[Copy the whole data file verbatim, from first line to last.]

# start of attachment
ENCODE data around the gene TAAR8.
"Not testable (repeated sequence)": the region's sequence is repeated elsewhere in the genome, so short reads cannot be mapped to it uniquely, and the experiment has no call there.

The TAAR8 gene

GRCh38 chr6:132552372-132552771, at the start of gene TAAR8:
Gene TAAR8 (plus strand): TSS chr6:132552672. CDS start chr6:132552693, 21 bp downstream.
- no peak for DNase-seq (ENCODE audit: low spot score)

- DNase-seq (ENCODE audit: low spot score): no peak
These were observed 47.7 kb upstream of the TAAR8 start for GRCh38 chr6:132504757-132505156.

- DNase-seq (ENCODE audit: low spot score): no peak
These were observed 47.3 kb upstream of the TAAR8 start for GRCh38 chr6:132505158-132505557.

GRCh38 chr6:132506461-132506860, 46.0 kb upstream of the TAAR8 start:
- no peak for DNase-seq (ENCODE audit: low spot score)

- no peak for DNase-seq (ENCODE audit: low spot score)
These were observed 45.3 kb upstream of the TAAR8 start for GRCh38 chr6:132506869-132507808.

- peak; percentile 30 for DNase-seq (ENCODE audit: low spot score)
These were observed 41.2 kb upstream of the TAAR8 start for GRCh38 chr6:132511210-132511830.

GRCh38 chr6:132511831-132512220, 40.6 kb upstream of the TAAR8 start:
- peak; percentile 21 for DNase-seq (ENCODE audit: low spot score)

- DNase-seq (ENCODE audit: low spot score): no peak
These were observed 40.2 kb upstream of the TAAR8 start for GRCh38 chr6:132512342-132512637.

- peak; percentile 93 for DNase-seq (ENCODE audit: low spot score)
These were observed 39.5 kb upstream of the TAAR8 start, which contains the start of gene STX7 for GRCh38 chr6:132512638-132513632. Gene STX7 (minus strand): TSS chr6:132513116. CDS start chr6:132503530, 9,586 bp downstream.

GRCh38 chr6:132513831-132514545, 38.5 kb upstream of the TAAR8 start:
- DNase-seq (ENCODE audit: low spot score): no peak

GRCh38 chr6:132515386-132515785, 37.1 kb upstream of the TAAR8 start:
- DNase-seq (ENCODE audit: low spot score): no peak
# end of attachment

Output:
ENCODE data around the gene TAAR8.
"Not testable (repeated sequence)": the region's sequence is repeated elsewhere in the genome, so short reads cannot be mapped to it uniquely, and the experiment has no call there.

The TAAR8 gene

GRCh38 chr6:132552372-132552771, at the start of gene TAAR8:
Gene TAAR8 (plus strand): TSS chr6:132552672. CDS start chr6:132552693, 21 bp downstream.
- no peak for DNase-seq (ENCODE audit: low spot score)

- DNase-seq (ENCODE audit: low spot score): no peak
These were observed 47.7 kb upstream of the TAAR8 start for GRCh38 chr6:132504757-132505156.

- DNase-seq (ENCODE audit: low spot score): no peak
These were observed 47.3 kb upstream of the TAAR8 start for GRCh38 chr6:132505158-132505557.

GRCh38 chr6:132506461-132506860, 46.0 kb upstream of the TAAR8 start:
- no peak for DNase-seq (ENCODE audit: low spot score)

- no peak for DNase-seq (ENCODE audit: low spot score)
These were observed 45.3 kb upstream of the TAAR8 start for GRCh38 chr6:132506869-132507808.

- peak; percentile 30 for DNase-seq (ENCODE audit: low spot score)
These were observed 41.2 kb upstream of the TAAR8 start for GRCh38 chr6:132511210-132511830.

GRCh38 chr6:132511831-132512220, 40.6 kb upstream of the TAAR8 start:
- peak; percentile 21 for DNase-seq (ENCODE audit: low spot score)

- DNase-seq (ENCODE audit: low spot score): no peak
These were observed 40.2 kb upstream of the TAAR8 start for GRCh38 chr6:132512342-132512637.

- peak; percentile 93 for DNase-seq (ENCODE audit: low spot score)
These were observed 39.5 kb upstream of the TAAR8 start, which contains the start of gene STX7 for GRCh38 chr6:132512638-132513632. Gene STX7 (minus strand): TSS chr6:132513116. CDS start chr6:132503530, 9,586 bp downstream.

GRCh38 chr6:132513831-132514545, 38.5 kb upstream of the TAAR8 start:
- DNase-seq (ENCODE audit: low spot score): no peak

GRCh38 chr6:132515386-132515785, 37.1 kb upstream of the TAAR8 start:
- DNase-seq (ENCODE audit: low spot score): no peak